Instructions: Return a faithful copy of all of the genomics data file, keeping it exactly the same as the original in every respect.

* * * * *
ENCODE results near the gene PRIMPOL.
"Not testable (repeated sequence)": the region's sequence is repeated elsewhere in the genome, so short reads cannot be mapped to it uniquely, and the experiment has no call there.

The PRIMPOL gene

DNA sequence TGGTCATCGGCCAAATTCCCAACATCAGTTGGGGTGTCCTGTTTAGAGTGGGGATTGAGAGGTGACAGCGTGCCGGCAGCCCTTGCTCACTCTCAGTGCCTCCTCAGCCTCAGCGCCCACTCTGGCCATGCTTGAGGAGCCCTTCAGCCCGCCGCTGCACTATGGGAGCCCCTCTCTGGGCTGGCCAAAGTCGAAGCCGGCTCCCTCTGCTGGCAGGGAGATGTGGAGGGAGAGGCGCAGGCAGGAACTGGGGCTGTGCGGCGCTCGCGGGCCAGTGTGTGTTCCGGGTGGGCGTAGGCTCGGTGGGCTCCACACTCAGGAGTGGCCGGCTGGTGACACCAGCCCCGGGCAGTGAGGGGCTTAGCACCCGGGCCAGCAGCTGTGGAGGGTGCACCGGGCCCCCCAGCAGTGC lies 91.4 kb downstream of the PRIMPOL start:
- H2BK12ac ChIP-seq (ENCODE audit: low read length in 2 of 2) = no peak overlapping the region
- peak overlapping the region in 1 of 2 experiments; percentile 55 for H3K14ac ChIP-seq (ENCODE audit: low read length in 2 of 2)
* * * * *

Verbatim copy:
ENCODE results near the gene PRIMPOL.
"Not testable (repeated sequence)": the region's sequence is repeated elsewhere in the genome, so short reads cannot be mapped to it uniquely, and the experiment has no call there.

The PRIMPOL gene

DNA sequence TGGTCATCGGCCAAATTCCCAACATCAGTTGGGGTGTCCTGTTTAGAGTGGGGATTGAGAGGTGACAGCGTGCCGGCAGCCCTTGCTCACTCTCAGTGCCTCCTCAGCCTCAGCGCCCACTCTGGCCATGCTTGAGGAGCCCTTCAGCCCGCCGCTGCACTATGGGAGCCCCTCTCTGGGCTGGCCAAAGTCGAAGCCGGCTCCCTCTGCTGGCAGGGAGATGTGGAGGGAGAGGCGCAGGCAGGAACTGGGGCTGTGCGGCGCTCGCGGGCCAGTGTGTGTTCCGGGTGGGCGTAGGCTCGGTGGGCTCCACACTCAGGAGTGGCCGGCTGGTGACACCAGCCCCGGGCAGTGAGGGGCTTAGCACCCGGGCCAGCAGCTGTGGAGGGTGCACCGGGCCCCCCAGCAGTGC lies 91.4 kb downstream of the PRIMPOL start:
- H2BK12ac ChIP-seq (ENCODE audit: low read length in 2 of 2) = no peak overlapping the region
- peak overlapping the region in 1 of 2 experiments; percentile 55 for H3K14ac ChIP-seq (ENCODE audit: low read length in 2 of 2)